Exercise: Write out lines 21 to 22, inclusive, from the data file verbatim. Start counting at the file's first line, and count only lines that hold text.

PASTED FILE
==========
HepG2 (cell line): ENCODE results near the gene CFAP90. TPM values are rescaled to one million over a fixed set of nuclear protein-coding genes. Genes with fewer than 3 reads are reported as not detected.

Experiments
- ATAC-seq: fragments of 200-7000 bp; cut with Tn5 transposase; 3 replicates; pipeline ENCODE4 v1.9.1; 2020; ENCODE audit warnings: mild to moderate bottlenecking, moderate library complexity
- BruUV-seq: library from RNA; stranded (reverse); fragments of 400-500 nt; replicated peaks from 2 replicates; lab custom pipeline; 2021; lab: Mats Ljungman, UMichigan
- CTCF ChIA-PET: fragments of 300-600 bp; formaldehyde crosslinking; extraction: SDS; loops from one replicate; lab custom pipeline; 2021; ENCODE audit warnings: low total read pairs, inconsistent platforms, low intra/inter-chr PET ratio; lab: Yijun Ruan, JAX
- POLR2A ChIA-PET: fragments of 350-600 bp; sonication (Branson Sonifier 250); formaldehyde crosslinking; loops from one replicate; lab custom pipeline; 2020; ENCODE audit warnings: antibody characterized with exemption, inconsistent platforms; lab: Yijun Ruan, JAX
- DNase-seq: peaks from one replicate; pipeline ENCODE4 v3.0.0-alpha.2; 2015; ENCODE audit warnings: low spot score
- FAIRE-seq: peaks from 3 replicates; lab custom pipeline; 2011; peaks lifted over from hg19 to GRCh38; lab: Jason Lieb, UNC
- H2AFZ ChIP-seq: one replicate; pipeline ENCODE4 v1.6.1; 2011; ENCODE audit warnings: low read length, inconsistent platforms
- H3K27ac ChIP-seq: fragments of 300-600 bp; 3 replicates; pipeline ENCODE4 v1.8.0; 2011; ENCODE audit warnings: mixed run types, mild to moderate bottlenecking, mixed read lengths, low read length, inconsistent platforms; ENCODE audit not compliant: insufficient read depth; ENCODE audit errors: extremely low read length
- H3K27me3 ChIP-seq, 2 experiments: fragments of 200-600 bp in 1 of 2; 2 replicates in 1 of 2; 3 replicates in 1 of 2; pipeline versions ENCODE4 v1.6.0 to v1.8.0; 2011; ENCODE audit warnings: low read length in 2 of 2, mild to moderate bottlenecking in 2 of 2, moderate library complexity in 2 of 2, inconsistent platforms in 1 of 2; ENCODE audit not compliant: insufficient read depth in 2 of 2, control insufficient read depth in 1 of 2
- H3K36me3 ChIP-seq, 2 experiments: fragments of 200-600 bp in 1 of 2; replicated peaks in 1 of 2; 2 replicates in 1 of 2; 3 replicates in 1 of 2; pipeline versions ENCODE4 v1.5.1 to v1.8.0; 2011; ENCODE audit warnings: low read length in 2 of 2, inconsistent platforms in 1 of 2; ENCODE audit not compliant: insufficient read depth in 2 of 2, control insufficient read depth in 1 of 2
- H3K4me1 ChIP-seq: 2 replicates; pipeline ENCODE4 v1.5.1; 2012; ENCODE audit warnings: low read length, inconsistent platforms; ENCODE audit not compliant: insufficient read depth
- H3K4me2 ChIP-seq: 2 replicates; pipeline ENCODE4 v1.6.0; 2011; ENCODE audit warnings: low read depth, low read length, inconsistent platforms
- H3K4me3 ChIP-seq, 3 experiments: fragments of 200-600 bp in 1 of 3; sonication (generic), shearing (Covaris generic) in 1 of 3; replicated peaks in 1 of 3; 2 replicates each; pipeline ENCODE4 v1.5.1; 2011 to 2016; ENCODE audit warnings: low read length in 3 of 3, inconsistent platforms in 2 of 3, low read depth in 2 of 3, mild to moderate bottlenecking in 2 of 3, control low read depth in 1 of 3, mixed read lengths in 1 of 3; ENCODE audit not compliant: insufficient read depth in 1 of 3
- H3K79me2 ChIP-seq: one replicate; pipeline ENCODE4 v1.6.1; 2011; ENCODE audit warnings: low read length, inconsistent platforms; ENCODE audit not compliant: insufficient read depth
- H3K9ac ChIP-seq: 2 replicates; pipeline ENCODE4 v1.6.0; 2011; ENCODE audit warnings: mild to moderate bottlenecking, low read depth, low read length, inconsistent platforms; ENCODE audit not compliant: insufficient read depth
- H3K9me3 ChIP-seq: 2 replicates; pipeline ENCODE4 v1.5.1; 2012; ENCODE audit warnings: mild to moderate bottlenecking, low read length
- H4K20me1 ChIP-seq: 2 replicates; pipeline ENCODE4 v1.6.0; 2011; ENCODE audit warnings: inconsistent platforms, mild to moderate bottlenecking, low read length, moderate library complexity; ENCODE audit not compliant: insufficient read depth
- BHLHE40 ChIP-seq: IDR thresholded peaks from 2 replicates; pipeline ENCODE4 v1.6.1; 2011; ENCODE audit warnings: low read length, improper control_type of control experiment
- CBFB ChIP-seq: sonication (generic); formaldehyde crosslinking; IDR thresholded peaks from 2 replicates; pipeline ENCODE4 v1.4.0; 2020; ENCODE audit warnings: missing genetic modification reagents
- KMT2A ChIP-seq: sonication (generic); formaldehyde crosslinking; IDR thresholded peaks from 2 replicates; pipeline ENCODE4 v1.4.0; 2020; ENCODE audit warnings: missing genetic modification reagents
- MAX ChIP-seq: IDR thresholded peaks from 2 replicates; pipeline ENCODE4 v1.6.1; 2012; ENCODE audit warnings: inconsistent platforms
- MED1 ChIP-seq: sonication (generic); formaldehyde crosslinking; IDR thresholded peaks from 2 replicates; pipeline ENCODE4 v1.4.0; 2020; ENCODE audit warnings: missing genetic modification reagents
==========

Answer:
- CBFB ChIP-seq: sonication (generic); formaldehyde crosslinking; IDR thresholded peaks from 2 replicates; pipeline ENCODE4 v1.4.0; 2020; ENCODE audit warnings: missing genetic modification reagents
- KMT2A ChIP-seq: sonication (generic); formaldehyde crosslinking; IDR thresholded peaks from 2 replicates; pipeline ENCODE4 v1.4.0; 2020; ENCODE audit warnings: missing genetic modification reagents